"Certainty of description of the offense charged is a prime requisite of an indictment. This requirement that the alleged criminal act be laid in certain and identifiable form is grounded in the accused's right to such specification of the accusation as may be needful for the preparation of his defense and the interposition of a plea of autrefois convict or autrefois acquit in the event of a further prosecution for the same offense. The accused has a constitutional right 'to be informed of the nature and cause of the accusation' levelled against him. State Constitution, Article I, paragraph 8. It is a corollary of this principle that an offense may be charged in the words of the statute, if the statute describes it in terms that in themselves import with certainty the elements of the offense, and thus the allegation satisfies the accused's fundamental rights. The statutory language need be supplemented only where necessary to particularize and identify the offense that would otherwise be indefinite and uncertain because of the generality of the statutory language." And cases cited.

Granting an application for a bill of particulars is a discretionary matter with the court. State v. Lyon , 45 N.J.L. 272 (Sup. Ct. 1883); State v. Newman , 98 N.J.L. 294 (E. & A. 1922); State v. Shapiro , 89 N.J.L. 319 (E. & A. 1916); State v. Davis , 6 N.J. Super. 162 (App. Div. 1950). Assuming, but not conceding, that defendant was entitled to the particulars demanded, in view of his contention that, at best, the State's evidence only established

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his guilt for aiding and abetting for which he was not indicted, he was certainly not harmed by the court's denial. It does not appear by the record that the court approved the foregoing stipulation or agreed to be bound thereby, nor was any order entered by the court denying defendant's application for the particulars. We doubt very much whether, under the circumstances, the stipulation entered into by the prosecutor and defendant's counsel could have any binding effect upon the court. At all events, it does not appear that the trial court abused its discretion in denying defendant's application for the bill of particulars.

In considering the defendant's second ground for reversal of the judgment of conviction, we reach the conclusion that the court properly denied the defendant's motion for acquittal at the end of the State's case. Under Rule 2:7-7, a judgment of acquittal in the place of a motion for a directed verdict may be made by the defendant. The test generally recognized when such a motion is made, is whether there is any evidence from which an inference of guilt may be drawn. State v. Fox , 12 N.J. Super. 132 (App. Div. 1951). In order to justify a conviction, the circumstances on which the State relies must be consistent with the defendant's guilt and inconsistent with any rational theory of innocence. State v. Donohue , 2 N.J. 381 (1949). The defendant contends that the State failed in its attempt to establish by the evidence that Mr. Hogan actually "did take and make a book"; that the State's evidence did not pertain to the exact crime charged against the defendant in the indictment and that it only gave "rise to a logical inference" that the defendant Hogan had "aided, abetted or assisted in the making of books on horse races, but such evidence does not establish the crime set forth in the indictment." We find no merit in the defendant's contentions. The issue raised by the defendant has been decided adversely to his contention in the case of State v. Morano, supra , wherein Mr. Justice Heher, speaking for the court, stated:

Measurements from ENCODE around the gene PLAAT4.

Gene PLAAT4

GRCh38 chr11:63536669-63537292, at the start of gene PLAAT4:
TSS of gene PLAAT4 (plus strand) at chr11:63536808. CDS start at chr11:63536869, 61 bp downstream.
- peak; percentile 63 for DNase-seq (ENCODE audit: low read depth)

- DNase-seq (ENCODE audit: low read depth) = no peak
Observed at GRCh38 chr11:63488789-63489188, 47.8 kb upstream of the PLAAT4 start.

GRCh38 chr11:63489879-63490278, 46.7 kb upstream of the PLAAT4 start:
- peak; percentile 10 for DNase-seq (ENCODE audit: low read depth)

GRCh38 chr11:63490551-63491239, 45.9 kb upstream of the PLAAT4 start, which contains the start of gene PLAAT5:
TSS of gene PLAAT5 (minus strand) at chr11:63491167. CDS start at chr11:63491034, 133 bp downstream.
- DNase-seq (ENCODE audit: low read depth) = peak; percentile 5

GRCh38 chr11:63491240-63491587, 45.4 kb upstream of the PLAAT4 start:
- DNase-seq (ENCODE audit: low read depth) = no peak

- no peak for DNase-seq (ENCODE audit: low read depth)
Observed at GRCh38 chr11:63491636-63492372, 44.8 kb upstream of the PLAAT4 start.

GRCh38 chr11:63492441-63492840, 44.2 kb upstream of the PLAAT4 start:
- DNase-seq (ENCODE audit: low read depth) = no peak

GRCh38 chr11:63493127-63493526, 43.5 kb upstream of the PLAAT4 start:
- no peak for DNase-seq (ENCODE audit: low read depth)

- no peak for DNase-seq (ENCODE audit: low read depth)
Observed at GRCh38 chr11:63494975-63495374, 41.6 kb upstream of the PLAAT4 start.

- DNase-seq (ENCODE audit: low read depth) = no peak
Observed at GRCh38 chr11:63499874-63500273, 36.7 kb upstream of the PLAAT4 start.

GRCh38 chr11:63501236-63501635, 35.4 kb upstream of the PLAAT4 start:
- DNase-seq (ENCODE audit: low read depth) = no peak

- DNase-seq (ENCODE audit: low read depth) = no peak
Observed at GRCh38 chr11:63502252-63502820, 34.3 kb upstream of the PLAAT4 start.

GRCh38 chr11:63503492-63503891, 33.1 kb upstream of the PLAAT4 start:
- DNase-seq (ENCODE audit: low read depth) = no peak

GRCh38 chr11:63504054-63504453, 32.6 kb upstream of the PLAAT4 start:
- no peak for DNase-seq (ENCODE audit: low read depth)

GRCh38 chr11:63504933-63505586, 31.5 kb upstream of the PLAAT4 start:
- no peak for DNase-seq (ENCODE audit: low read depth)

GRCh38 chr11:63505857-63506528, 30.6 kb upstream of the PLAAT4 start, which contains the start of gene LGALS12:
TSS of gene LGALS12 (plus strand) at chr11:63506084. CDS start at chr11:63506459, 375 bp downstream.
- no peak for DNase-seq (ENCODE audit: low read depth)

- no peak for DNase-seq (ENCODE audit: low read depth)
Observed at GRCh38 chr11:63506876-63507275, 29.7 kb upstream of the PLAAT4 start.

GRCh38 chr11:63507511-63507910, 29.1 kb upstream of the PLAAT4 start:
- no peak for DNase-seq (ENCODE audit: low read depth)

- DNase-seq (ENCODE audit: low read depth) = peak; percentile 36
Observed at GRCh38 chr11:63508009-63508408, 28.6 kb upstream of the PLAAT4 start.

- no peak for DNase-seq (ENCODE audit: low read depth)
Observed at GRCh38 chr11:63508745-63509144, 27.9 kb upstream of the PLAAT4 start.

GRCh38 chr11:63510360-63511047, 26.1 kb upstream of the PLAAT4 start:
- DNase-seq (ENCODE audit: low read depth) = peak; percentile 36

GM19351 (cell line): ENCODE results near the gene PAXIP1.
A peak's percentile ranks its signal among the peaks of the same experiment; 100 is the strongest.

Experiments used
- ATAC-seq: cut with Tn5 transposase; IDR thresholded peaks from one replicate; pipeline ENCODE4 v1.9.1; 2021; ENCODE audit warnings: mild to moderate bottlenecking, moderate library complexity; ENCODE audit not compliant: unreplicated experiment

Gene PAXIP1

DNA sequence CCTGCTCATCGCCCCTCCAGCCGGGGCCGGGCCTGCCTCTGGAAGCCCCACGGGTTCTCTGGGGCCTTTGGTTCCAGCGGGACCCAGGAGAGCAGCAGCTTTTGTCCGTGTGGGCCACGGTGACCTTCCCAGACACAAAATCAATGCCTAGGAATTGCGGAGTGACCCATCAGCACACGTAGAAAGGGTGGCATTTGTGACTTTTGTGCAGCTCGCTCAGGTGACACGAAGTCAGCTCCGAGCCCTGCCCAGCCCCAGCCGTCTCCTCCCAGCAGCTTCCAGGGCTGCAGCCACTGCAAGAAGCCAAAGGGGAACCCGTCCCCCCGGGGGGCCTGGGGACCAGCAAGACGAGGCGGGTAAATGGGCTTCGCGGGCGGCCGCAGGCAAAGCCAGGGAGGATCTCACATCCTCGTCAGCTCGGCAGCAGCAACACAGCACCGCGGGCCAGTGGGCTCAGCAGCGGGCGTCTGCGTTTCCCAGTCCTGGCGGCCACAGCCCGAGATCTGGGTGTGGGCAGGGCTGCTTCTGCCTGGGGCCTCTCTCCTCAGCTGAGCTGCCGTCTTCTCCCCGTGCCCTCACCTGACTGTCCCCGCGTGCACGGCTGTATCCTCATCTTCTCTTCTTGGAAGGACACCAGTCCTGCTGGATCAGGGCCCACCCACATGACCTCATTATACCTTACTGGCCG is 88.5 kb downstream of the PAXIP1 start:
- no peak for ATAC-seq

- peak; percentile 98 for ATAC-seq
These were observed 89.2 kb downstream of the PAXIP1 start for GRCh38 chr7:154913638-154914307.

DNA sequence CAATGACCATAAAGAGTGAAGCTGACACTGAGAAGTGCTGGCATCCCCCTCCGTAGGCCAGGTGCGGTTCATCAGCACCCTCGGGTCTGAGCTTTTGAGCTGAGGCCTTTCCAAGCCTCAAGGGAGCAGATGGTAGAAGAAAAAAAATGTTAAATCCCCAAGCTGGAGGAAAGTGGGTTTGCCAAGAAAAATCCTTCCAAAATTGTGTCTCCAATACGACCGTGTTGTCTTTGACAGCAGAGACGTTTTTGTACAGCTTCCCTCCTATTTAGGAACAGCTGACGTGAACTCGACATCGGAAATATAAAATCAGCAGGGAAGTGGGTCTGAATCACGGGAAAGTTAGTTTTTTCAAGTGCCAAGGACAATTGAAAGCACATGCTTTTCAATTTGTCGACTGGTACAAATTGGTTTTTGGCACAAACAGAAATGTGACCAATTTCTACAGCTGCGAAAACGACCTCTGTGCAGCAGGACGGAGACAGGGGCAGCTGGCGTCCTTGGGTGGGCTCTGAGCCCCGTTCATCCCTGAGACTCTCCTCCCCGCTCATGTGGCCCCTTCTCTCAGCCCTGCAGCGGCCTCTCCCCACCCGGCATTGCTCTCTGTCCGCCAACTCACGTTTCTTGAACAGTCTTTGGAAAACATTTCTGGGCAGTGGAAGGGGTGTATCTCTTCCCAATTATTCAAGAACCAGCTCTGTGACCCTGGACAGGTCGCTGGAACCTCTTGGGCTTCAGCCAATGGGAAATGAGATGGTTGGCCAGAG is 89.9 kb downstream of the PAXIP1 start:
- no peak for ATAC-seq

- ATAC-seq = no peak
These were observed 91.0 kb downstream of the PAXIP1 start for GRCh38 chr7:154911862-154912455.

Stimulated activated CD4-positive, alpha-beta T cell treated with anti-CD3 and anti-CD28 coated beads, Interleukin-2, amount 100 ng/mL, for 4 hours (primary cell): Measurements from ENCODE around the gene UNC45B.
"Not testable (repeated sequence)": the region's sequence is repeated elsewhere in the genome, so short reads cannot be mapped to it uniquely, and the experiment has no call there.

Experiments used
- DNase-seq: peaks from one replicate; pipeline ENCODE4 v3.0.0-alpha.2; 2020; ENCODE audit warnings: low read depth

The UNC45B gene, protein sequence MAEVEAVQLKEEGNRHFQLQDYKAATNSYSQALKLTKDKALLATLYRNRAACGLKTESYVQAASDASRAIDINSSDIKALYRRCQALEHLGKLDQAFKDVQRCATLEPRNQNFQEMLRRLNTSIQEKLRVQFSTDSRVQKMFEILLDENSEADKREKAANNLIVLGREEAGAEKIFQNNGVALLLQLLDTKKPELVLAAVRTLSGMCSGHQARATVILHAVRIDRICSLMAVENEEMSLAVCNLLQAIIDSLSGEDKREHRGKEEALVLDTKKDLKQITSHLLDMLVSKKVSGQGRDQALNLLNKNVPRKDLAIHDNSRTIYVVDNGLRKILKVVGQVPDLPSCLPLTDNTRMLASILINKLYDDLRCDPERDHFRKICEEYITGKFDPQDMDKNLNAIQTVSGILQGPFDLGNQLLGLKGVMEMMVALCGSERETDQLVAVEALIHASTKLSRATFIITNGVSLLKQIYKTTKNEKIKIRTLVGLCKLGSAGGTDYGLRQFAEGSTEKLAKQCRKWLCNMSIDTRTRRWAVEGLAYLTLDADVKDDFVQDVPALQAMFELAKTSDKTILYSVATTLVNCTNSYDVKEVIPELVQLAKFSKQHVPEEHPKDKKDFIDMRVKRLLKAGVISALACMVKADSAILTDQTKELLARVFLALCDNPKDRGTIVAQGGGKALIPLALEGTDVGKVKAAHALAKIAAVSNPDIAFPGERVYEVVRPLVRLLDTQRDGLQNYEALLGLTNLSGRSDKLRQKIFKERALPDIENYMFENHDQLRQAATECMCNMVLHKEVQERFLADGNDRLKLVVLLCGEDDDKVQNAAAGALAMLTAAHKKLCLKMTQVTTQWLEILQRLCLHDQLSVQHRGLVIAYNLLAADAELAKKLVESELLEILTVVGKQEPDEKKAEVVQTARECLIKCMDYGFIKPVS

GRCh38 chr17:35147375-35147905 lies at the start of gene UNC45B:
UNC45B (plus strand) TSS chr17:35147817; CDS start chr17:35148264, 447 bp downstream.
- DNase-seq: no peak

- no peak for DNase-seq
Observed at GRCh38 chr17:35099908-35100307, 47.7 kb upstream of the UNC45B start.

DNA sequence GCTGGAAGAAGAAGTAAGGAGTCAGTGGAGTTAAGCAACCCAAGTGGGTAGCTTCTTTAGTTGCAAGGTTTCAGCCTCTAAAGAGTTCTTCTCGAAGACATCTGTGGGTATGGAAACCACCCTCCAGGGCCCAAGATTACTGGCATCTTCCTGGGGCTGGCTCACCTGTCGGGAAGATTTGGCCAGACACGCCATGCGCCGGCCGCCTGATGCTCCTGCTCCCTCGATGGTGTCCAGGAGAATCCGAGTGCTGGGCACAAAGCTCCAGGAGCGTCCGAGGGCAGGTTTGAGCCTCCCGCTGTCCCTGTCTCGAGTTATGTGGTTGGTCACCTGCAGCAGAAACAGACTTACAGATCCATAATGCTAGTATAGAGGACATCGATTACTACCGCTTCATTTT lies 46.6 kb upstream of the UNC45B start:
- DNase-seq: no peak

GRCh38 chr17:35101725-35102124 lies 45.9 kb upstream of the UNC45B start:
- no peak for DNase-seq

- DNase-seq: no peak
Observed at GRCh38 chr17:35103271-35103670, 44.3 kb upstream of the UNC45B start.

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"* * * The argument is that there is no evidence that any of the defendants 'made or accepted any bets as principals, or had the responsibility, as bookmakers, of paying off any bets that were made,' and, 'at best,' they were mere aiders or abettors, and were not indicted as such; and that where, as here, a statute renders aiding, abetting or assisting in the commission of a misdemeanor a separate and distinct offense, the general rule that such aiders and abettors are indictable as principals is not applicable.

Under the common law, all who are present, aiding and abetting in a felony, are treated as principals, while in the case of misdemeanors all who aid, abet or participate are deemed principals of equal guilt; and the statute under consideration is in this regard merely declaratory of the common law. State v. Woodworth , 121 N.J.L. 78. The principle was given recognition by this court in State v. Flynn , 76 N.J.L. 473."

Cf. State v. Seaman , 10 N.J. Super. 439, 444, 445 (App. Div. 1950); certif. den., 6 N.J. 456 (1951). At the conclusion of the State's case, as clearly appears from a reading of the record and the condensed factual recital hereinabove set forth, we find that there was plenary evidence from which the jury might properly infer, as it evidently did, that the defendant was guilty of the crime charged in the indictment.